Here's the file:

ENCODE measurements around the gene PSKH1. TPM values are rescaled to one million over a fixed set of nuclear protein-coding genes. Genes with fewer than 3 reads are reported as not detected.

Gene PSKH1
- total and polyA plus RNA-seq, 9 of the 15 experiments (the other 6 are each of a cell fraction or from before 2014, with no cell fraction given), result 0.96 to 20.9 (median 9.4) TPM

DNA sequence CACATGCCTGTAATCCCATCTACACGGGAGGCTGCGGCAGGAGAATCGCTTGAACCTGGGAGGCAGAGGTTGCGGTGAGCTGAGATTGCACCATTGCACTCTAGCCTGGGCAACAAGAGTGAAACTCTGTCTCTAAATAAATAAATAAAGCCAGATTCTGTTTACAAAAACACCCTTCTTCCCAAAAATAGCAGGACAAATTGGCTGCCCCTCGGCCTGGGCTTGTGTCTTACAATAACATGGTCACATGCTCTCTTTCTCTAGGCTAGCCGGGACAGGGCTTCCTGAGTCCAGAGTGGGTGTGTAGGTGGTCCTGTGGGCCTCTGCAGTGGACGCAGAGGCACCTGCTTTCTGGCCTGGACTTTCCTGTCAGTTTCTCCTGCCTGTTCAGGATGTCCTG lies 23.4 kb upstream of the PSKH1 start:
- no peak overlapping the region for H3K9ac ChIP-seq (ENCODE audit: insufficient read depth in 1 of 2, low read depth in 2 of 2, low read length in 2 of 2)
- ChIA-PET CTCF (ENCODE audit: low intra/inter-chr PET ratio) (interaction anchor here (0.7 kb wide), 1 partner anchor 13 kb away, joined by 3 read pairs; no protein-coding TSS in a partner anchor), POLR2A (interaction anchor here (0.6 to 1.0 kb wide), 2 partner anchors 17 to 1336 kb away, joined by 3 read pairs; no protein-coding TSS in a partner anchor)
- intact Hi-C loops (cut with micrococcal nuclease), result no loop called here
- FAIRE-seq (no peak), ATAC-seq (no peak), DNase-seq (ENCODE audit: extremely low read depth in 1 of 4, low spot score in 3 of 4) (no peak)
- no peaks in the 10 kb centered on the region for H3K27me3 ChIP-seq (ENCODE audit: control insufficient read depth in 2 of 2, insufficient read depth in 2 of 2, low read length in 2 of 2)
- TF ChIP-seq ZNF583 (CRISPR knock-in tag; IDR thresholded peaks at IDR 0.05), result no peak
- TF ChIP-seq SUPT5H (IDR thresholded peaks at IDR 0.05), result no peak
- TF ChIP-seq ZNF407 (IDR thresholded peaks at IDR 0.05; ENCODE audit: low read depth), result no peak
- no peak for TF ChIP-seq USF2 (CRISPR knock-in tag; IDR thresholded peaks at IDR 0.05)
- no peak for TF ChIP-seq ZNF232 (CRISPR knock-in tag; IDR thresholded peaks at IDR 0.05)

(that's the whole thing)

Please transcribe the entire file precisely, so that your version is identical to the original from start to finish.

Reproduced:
ENCODE measurements around the gene PSKH1. TPM values are rescaled to one million over a fixed set of nuclear protein-coding genes. Genes with fewer than 3 reads are reported as not detected.

Gene PSKH1
- total and polyA plus RNA-seq, 9 of the 15 experiments (the other 6 are each of a cell fraction or from before 2014, with no cell fraction given), result 0.96 to 20.9 (median 9.4) TPM

DNA sequence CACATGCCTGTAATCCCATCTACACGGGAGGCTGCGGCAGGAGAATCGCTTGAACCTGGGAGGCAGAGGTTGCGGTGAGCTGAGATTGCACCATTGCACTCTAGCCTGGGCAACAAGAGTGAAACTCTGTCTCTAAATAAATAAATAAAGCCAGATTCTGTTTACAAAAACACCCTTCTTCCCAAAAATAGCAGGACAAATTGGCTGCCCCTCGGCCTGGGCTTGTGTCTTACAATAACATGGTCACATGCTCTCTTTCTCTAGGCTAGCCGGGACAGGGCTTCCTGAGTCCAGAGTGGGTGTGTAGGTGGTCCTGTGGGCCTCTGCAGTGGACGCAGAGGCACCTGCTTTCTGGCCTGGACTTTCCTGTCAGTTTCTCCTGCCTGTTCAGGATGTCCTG lies 23.4 kb upstream of the PSKH1 start:
- no peak overlapping the region for H3K9ac ChIP-seq (ENCODE audit: insufficient read depth in 1 of 2, low read depth in 2 of 2, low read length in 2 of 2)
- ChIA-PET CTCF (ENCODE audit: low intra/inter-chr PET ratio) (interaction anchor here (0.7 kb wide), 1 partner anchor 13 kb away, joined by 3 read pairs; no protein-coding TSS in a partner anchor), POLR2A (interaction anchor here (0.6 to 1.0 kb wide), 2 partner anchors 17 to 1336 kb away, joined by 3 read pairs; no protein-coding TSS in a partner anchor)
- intact Hi-C loops (cut with micrococcal nuclease), result no loop called here
- FAIRE-seq (no peak), ATAC-seq (no peak), DNase-seq (ENCODE audit: extremely low read depth in 1 of 4, low spot score in 3 of 4) (no peak)
- no peaks in the 10 kb centered on the region for H3K27me3 ChIP-seq (ENCODE audit: control insufficient read depth in 2 of 2, insufficient read depth in 2 of 2, low read length in 2 of 2)
- TF ChIP-seq ZNF583 (CRISPR knock-in tag; IDR thresholded peaks at IDR 0.05), result no peak
- TF ChIP-seq SUPT5H (IDR thresholded peaks at IDR 0.05), result no peak
- TF ChIP-seq ZNF407 (IDR thresholded peaks at IDR 0.05; ENCODE audit: low read depth), result no peak
- no peak for TF ChIP-seq USF2 (CRISPR knock-in tag; IDR thresholded peaks at IDR 0.05)
- no peak for TF ChIP-seq ZNF232 (CRISPR knock-in tag; IDR thresholded peaks at IDR 0.05)